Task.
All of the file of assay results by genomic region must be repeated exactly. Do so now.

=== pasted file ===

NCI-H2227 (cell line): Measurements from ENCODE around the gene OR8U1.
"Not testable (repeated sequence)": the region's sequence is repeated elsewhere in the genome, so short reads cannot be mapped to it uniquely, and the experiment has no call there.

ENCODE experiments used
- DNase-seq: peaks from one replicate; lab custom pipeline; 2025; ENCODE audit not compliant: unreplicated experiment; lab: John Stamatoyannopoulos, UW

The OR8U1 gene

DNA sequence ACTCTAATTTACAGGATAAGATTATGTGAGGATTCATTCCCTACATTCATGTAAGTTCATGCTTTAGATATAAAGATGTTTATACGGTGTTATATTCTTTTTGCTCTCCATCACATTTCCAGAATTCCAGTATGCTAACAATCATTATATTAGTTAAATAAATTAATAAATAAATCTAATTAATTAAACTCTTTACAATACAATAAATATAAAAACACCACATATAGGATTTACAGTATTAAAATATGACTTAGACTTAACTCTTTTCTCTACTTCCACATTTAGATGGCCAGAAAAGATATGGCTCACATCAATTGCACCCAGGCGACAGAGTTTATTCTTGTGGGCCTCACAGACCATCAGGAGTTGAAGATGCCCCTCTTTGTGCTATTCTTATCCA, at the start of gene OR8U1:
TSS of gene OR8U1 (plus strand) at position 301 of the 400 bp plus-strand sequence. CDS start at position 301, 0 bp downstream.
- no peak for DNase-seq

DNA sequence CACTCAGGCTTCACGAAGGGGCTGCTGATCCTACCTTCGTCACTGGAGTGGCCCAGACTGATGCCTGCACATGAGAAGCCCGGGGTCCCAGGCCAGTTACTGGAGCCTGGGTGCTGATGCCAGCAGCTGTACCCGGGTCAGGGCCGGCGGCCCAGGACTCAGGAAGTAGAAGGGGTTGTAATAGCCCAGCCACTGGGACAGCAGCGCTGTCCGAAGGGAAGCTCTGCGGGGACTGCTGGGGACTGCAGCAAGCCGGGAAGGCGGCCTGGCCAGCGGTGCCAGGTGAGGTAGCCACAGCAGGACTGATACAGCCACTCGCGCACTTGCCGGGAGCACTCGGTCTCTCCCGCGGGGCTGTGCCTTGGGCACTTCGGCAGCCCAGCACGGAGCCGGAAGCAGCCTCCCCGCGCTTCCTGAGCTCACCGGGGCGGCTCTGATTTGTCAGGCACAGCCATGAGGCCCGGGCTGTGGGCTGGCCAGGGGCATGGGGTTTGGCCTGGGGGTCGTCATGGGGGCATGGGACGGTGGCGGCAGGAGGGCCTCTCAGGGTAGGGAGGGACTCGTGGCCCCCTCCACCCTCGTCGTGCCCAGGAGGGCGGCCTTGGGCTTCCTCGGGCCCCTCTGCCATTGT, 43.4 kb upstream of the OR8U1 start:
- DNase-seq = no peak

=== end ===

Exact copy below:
NCI-H2227 (cell line): Measurements from ENCODE around the gene OR8U1.
"Not testable (repeated sequence)": the region's sequence is repeated elsewhere in the genome, so short reads cannot be mapped to it uniquely, and the experiment has no call there.

ENCODE experiments used
- DNase-seq: peaks from one replicate; lab custom pipeline; 2025; ENCODE audit not compliant: unreplicated experiment; lab: John Stamatoyannopoulos, UW

The OR8U1 gene

DNA sequence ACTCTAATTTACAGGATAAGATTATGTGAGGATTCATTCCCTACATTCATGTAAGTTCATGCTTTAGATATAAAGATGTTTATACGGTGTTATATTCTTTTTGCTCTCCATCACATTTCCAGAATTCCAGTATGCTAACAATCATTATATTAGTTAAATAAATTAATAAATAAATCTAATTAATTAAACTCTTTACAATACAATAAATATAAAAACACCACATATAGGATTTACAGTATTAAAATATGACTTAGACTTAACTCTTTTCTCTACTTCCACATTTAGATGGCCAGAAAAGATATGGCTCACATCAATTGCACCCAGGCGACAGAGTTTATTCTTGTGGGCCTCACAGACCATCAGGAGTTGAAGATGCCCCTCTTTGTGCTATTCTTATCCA, at the start of gene OR8U1:
TSS of gene OR8U1 (plus strand) at position 301 of the 400 bp plus-strand sequence. CDS start at position 301, 0 bp downstream.
- no peak for DNase-seq

DNA sequence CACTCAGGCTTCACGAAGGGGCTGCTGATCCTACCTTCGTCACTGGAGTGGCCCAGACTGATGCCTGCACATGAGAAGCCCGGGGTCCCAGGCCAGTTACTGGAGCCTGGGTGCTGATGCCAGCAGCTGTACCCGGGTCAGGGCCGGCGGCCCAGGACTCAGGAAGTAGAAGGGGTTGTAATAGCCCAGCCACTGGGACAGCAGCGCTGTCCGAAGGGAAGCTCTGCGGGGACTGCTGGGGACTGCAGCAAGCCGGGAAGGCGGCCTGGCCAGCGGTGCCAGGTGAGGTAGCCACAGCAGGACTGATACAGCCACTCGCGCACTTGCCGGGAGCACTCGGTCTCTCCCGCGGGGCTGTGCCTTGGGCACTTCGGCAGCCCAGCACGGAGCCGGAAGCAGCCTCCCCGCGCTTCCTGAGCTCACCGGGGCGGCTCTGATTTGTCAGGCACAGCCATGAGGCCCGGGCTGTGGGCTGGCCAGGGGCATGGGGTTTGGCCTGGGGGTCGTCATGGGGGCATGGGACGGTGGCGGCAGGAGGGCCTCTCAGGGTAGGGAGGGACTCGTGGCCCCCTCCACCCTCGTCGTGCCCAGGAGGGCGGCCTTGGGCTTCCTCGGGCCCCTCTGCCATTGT, 43.4 kb upstream of the OR8U1 start:
- DNase-seq = no peak